Industry viewpoint: Growing rewards for energy traders that make digitalisation a priority
Wednesday, February 9, 2022
VAKT client Gunvor Group’s global head of operations Andrew Archer explains why the energy and commodities trading industry needs to adopt digitalisation platforms sooner rather than later, as a convergence of factors means paper-based processes are becoming not only obsolete but a threat to business, while on the flip side, technological advances are paving the way for a brighter future.
The energy commodities sector has long been characterised by its reliance on relatively antiquated systems, as its consistently low ranking in Boston Consulting Group’s (BCG) annual global survey of digital maturity across ten industries attests.
However, this looks set to change. The Covid-19 pandemic and ensuing disruption made the industry acutely aware of the need for a better way of squaring off trades and managing end-to-end processes. That extends to the ability of traders and brokers to confirm transactions, inspectors to update and report key shipment information, ship owners to confirm booking and event data, and for terminals and pipelines to seek more visibility over demand and capacity.
“The pandemic has definitively sped up the digitalisation of all front-to-back processes, or at least the willingness to do so depending on the size of organisation,” says Andrew Archer, global head of operations at Gunvor Group. By the end of the year, the Cyprus-based firm, which is one of the world’s largest independent commodities trading houses by turnover, will have digitised all paper trades and, where possible, physical trades too, Archer says.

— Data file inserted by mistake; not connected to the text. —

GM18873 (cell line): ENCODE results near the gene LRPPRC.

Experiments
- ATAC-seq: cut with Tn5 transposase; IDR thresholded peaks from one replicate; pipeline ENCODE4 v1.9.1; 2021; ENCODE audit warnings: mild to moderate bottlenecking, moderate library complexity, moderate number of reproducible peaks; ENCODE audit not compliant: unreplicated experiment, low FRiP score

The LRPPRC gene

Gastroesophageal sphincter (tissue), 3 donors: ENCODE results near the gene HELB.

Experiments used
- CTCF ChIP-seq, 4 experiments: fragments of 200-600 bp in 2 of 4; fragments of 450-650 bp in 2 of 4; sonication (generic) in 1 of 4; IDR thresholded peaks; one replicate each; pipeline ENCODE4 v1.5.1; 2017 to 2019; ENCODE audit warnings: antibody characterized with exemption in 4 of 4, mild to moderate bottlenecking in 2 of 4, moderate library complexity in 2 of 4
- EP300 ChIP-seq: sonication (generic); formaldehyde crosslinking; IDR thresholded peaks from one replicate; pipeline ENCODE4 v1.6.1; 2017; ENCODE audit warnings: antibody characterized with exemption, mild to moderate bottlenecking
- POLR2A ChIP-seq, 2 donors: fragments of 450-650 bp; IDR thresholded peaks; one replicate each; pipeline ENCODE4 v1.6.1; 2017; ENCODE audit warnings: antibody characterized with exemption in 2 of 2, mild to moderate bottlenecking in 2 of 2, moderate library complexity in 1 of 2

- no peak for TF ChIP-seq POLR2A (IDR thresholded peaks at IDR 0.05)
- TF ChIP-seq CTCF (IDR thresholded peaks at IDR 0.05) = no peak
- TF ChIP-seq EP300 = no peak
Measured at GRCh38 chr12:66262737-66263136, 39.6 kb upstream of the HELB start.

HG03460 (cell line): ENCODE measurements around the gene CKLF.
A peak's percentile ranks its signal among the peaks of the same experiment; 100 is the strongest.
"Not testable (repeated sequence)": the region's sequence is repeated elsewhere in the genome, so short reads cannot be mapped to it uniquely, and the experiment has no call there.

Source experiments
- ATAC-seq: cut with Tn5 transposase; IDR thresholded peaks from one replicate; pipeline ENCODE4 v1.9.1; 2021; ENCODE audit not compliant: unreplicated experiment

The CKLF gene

With estimates showing that the digitalisation of post-trade processes could lead to savings of up to 40% across operations, accounting, settlements and technology infrastructure, the benefits are clear, he adds. “It’s an iterative approach. But beginning to chip away at those very manual processes brings value and increases efficiency.”
Recent high-profile fraud scandals within the commodities sector, made possible by opaque paper-based processes and a lack of digital confirmation facilities, have made financial institutions wary of providing trade financing to the industry, with some pulling back entirely.
With margins down and financing hard to come by, banks’ reluctance to lend as well as onerous requirements have made doing business harder – especially for smaller players.
This is where VAKT makes a difference. VAKT connects various stakeholders in the ecosystem, enabling them to contribute data from trade entry to final settlement while doing away with reconciliation and paper-based processes. Built on blockchain technology, VAKT replaces unwieldy email and fax chains and helps smaller industry players survive by lowering the unit cost of physical transactions. Most importantly, it also eliminates the potential for fraud by providing a single source of truth for buyers and sellers that is safeguarded with an immutable, distributed audit trail.
Gunvor’s Archer says the underlying blockchain technology transforms the entire trade. At its core, blockchain technology ensures that record keeping cannot be tampered with, as records exist in parallel in different repositories along the chain and no change can be made without a counterparty signing off on it.
Turning ESG compliance into an opportunity
In 2018, Gunvor became the first energy commodities trading company to close a sustainability-linked finance deal. As demand has risen for financial solutions that also address the key sustainability challenges in this sector, companies increasingly need to be able to demonstrate performance improvements in environmental, social, and governance (ESG) criteria.